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    Thanks Vash! I also wonder what turned the Founders into such monsters. Must have been some really nasty shit happened to them as has been implied. I also think they make a little too much fuss about “no changeling ever harming another” when the Krajensky-Changeling in “The Adversary” was hellbent on destroying the crew, including Odo. Would he have been hauled up on charges if he’d succeeded? I wonder.

    I agree, the Klingon storyline certainly wasn’t bad, and I like the way it had its root in the Dominion machinations. It worked better than it could have given I’m not a huge fan of Klingons of this era in general.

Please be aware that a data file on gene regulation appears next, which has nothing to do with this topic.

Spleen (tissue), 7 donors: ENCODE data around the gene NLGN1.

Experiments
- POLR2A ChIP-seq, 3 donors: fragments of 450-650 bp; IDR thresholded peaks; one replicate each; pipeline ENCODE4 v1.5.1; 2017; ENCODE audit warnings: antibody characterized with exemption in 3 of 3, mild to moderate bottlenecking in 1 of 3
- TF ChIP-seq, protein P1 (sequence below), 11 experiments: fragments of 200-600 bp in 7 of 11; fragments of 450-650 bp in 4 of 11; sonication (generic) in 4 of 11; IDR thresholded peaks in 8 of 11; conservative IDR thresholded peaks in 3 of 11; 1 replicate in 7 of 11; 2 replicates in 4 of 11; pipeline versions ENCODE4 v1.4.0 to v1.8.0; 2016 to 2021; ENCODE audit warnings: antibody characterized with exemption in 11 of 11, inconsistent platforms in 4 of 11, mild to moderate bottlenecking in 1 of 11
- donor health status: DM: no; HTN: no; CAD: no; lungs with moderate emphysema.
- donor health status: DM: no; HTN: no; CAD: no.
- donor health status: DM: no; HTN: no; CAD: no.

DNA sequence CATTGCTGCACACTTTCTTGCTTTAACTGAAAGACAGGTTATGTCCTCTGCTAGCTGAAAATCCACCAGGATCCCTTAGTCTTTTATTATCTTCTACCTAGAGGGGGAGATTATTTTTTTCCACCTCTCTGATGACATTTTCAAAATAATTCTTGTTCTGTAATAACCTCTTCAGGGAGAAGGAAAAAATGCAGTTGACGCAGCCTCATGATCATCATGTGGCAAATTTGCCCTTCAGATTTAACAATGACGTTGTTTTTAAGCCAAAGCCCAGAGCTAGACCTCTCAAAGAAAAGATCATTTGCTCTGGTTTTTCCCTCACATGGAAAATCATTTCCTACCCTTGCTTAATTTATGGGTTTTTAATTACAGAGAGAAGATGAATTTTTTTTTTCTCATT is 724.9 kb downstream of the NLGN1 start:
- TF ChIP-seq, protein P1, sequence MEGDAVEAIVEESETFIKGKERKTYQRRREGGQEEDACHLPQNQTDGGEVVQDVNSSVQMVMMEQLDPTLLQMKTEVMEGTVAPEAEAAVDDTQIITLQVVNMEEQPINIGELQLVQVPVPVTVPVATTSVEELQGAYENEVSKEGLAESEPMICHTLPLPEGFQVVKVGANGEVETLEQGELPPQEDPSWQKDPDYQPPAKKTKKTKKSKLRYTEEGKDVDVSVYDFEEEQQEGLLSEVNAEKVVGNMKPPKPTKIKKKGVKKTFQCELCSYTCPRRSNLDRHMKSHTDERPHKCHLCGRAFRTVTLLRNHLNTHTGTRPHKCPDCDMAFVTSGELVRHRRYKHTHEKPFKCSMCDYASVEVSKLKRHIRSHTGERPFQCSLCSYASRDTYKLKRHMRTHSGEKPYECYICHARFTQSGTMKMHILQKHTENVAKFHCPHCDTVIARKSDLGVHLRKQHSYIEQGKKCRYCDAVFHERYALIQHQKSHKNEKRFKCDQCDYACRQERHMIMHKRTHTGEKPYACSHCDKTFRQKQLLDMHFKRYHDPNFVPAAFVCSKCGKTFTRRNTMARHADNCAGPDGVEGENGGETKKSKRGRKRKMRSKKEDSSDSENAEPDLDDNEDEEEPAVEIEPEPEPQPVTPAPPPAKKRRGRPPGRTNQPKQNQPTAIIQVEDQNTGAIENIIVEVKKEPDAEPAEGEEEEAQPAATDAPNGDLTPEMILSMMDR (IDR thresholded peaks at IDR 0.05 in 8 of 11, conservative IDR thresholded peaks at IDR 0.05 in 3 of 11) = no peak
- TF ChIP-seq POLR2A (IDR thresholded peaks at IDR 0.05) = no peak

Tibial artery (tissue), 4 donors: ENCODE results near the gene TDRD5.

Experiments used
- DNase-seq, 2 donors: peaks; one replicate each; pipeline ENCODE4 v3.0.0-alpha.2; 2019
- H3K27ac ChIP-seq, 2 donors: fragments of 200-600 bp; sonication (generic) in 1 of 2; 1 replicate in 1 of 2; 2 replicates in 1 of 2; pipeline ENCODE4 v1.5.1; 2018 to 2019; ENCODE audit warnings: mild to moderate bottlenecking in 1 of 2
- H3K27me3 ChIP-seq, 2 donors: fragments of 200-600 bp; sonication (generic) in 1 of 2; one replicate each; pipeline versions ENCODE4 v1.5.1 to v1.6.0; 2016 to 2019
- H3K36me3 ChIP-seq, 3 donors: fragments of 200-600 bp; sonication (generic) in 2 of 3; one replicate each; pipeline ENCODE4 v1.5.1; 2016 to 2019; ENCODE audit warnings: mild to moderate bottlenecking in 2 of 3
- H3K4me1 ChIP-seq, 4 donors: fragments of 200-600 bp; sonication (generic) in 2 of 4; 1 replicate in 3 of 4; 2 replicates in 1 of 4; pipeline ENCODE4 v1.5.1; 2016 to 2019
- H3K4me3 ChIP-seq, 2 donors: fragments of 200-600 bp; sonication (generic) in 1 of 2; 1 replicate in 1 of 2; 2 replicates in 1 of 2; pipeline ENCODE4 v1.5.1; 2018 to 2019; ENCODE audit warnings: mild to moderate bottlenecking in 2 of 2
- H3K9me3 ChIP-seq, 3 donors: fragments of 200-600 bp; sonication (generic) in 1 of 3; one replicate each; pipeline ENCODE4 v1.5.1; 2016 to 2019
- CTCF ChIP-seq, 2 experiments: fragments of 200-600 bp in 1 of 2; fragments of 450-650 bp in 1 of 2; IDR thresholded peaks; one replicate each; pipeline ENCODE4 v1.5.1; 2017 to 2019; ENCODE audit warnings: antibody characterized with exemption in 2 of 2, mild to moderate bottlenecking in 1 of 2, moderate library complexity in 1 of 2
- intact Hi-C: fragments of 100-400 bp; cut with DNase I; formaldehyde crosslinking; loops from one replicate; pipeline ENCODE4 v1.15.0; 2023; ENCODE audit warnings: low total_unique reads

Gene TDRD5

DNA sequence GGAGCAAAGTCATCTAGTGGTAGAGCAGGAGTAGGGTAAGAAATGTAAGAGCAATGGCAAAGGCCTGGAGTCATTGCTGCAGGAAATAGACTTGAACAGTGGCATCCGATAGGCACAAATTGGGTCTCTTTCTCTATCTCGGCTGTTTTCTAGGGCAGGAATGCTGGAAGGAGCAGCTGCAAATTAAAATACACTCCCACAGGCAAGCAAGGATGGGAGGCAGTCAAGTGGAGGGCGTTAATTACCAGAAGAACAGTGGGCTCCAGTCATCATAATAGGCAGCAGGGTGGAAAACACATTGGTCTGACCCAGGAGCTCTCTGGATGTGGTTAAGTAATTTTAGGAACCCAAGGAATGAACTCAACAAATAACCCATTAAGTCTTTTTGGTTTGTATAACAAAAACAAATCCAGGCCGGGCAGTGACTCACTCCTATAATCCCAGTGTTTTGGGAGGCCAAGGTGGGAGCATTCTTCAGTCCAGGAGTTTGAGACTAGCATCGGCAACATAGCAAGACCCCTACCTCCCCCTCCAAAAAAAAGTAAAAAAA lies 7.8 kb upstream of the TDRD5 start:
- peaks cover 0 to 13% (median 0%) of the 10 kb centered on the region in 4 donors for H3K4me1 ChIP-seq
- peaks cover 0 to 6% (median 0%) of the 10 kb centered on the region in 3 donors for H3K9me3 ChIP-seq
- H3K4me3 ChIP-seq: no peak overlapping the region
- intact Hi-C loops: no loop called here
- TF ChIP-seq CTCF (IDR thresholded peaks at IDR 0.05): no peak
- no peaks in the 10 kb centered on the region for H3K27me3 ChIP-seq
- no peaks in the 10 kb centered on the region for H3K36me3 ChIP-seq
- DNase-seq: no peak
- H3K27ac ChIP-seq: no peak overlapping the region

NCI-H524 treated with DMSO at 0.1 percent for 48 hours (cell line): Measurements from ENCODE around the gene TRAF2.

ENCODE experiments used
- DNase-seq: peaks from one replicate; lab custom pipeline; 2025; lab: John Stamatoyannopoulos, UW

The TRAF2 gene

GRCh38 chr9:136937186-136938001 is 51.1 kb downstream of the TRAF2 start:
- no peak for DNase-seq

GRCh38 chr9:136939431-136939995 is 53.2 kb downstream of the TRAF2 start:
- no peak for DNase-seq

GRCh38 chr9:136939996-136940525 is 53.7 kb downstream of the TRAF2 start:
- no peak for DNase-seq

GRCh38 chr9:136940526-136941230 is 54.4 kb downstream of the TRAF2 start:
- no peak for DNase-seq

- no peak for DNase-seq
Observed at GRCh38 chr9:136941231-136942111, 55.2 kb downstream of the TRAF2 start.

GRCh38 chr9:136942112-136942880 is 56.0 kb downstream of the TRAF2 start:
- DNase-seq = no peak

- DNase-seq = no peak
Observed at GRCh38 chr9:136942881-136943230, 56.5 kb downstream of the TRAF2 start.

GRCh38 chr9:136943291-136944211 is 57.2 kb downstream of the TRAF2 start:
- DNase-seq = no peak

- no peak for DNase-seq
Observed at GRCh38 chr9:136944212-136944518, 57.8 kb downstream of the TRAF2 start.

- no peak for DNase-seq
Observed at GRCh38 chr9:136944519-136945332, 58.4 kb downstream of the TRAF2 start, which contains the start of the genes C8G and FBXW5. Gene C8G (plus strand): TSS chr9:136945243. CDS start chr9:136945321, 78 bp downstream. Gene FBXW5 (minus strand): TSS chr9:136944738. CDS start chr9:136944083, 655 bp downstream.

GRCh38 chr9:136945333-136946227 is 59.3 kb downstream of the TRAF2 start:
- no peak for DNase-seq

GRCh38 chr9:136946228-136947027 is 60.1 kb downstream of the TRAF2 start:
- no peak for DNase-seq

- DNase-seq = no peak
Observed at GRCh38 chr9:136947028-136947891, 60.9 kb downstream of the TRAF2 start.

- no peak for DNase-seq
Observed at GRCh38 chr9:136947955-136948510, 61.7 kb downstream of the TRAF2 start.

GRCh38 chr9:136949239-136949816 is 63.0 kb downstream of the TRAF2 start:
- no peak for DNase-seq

I always enjoy reading your thoughts after I post a review. When it comes to a Trek “gold standard”, I think that will forever be the first season of TOS for me. I still find it staggeringly good all these years on, with classic after classic and laying the foundation for a franchise that is still going strong nearly sixty years later. But DS9 seasons four and five are most definitely up there.